7 7 Demonstrate a sustained understanding of the relationship between nutrition and physical and emotional health and well being. Display a capacity for self-awareness and self-restraint involving lifestyle choices, including adjusting physical activity and diet as they age and mature. Show a capacity for collaboration and team participation, appropriately adjusting personal responses and independent movement to achieve long- and short-range team goals. Understand the impact of substance intake upon the human body and make appropriate choices to ensure their physical, emotional, and social health. Speaking and Listening: A. Use language to exchange information and interact with others in a range of interpersonal settings and situations B. Effectively communicate personal meaning, ideas, and interpretations in a variety of formal and informal speaking situations and contexts (e.g., small group, seminars, debates, presentations). C. Demonstrate a clear understanding and awareness of audience, context, and genre when presenting a speech or related form of oral communication. D. Use linguistic and non-verbal communication strategies (e.g., tone of voice, proximics, gestures, visual displays) to enhance oral presentations and communication. E. Adjust speaking performances to accommodate varying audiences (including their background knowledge, prior experience with content, cultural traditions, etc.). F. Effectively defend an opinion, argument or point of view in a range of oral communication settings, activities, and tasks. G. Display the capacity for active listening when interacting with others, including the ability to restrain impulsivity, display self-regulation and self-adjustment, and summarize and paraphrase accurately the ideas and arguments of others. H. Construct meaning from authentic spoken sources, including: (a) ascertaining meaning from context when confronting unfamiliar words and phrases; (b) distinguishing between main ideas and supporting details; and (c) analyzing and critiquing another s use of language and literary devices during various forms of oral communication. I. Use technology as a tool for enhancing the effectiveness of one s speaking and listening processes.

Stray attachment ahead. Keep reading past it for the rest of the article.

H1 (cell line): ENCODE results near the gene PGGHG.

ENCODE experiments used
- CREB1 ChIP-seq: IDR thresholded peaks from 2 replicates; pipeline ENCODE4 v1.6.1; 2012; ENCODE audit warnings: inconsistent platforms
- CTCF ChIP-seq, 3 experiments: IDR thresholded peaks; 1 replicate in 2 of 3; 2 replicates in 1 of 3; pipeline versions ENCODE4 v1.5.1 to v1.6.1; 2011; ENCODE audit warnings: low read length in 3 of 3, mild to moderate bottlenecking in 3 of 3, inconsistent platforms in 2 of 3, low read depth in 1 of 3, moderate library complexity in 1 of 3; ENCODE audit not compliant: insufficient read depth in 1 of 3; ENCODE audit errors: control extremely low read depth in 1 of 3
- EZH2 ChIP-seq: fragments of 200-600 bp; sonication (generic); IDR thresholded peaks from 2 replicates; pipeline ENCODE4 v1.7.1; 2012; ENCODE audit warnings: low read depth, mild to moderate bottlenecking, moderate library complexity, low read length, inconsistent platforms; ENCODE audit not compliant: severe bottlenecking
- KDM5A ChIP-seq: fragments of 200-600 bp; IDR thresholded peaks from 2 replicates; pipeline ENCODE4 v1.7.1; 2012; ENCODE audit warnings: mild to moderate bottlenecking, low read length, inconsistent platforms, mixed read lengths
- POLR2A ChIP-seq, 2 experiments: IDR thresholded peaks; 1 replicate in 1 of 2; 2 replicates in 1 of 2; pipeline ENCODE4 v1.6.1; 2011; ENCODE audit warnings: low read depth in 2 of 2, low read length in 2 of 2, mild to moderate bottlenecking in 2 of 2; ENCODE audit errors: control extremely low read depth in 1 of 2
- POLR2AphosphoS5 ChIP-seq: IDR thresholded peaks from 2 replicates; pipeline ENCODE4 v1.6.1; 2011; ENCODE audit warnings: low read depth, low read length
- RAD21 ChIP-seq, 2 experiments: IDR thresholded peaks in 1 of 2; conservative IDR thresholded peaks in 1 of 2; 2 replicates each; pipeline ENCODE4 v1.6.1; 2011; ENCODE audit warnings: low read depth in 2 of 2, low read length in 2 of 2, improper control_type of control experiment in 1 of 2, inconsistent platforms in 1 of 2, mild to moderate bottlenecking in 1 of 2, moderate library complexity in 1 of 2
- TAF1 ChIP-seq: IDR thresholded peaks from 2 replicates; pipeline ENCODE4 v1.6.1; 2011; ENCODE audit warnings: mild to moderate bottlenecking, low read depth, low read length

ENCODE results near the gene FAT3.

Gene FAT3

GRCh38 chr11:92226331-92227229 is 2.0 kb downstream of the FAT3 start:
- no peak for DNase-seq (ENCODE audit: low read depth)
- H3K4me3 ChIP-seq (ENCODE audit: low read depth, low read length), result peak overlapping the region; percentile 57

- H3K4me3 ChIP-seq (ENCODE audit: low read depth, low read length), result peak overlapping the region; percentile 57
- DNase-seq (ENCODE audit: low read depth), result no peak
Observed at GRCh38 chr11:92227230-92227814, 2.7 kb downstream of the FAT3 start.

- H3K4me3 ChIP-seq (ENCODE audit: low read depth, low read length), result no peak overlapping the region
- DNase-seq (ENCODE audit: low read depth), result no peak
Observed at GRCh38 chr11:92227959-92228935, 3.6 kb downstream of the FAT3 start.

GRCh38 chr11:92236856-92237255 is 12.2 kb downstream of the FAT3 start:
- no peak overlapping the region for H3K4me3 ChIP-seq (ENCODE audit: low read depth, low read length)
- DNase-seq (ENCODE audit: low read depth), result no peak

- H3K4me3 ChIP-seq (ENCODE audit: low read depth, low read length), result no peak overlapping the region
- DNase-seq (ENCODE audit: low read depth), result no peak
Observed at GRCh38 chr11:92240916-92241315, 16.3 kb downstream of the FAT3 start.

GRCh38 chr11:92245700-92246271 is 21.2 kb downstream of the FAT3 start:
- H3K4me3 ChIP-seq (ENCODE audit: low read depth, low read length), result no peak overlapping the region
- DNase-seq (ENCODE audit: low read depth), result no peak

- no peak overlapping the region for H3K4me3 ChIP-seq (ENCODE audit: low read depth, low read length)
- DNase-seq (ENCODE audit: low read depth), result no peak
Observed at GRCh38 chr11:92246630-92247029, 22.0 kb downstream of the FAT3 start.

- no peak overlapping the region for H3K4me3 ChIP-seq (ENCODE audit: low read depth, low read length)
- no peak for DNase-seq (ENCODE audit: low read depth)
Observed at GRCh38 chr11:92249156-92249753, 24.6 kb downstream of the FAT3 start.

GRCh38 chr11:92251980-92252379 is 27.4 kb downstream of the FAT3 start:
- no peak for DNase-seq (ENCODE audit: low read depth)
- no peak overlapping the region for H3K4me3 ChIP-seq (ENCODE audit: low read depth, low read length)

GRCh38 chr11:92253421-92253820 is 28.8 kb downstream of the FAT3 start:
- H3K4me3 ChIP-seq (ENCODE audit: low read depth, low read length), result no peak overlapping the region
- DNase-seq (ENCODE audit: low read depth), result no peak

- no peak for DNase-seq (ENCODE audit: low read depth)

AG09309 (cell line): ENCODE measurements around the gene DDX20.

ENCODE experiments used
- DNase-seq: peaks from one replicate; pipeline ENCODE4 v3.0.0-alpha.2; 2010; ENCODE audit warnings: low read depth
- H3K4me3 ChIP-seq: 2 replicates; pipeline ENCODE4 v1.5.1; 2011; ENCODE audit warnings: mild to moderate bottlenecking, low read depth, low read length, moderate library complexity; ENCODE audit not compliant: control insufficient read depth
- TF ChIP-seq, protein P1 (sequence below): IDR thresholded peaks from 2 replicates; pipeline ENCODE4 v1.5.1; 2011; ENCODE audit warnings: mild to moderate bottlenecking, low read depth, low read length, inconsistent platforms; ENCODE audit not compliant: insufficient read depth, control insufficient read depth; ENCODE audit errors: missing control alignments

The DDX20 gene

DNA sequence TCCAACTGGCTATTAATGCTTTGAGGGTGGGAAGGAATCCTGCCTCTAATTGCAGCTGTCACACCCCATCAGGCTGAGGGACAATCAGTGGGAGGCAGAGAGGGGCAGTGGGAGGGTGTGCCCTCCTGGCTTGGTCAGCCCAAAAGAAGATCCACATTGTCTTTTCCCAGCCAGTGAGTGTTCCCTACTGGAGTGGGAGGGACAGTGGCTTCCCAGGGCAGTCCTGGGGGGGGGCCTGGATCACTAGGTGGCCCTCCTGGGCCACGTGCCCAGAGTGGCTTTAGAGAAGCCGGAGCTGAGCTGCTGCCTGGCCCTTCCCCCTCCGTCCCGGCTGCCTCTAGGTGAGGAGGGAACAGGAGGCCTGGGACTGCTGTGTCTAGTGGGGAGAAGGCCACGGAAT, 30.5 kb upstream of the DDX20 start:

8 8 Strategic Planning Cycles for Addressing the Five College Competencies Cycle One: Initial Focus Group (i.e., Representatives from All Major Content and Program Areas) Professional Development to Discuss the Following Questions: Why should we focus on these five competencies? What does the research tell us about the importance of these competencies in preparing all students for post-secondary success? How can we engage all staff in initial discussion and exploration of these five competencies? What are the most viable roll-out strategies? (e.g., How can we maximize staff buy-in?) How can we establish initial baseline data regarding current student performance in these five areas? What does disaggregation of current achievement data reveal? Cycle Two: Cross-Functional Study Group Investigations: Based upon Cycle One focus group discussions, study groups will be formed to explore in-depth one or more of the five college-preparation competencies. Study groups can be organized in a variety of ways, including cross-functional teams, departmental study groups, cross-grade-level groupings, and study groups focusing upon specific student sub-populations (e.g., ELL, Special Education). These groups will be responsible for synthesizing key research conclusions, exploring exemplary programs related to a specific competency, and making initial recommendations about potential universal strategies as well as content-, program-, and grade-level-specific strategies we may wish to implement. Cycle Three: Inquiry Team Methodology: As study groups formulate recommendations, potential inquiry team focus areas will emerge and be formalized. Based upon Cycle One and Two findings, these inquiry teams will concentrate upon specific organizational and student achievement gaps and issues associated with one or more of the five college competencies. Inquiry teams will be responsible for identifying specific achievement targets and recommended strategies for improving students reading comprehension, writing, data analysis and interpretation, speaking/listening, and discourse-within-the-discipline skills. Cycle Four: Action Research: Once inquiry teams have identified specific student achievement targets for each of the five competencies, action research teams will be formed. Each action research team will: (1) identify a specific action research question and/or hypothesis related to a specific achievement gap issue (e.g., How can integrating the writing process into science instruction enhance student performance in that content area?); (2) collect and analyze baseline student achievement data in that area; (3) develop and implement an action research action plan related to the competency; (4) monitor student achievement and the value-added impact of selected interventions as they are implemented; (5) report conclusions and findings to the entire faculty; and (6) make recommendations for expanding staff use of strategies proven effective in improving students mastery of key competencies.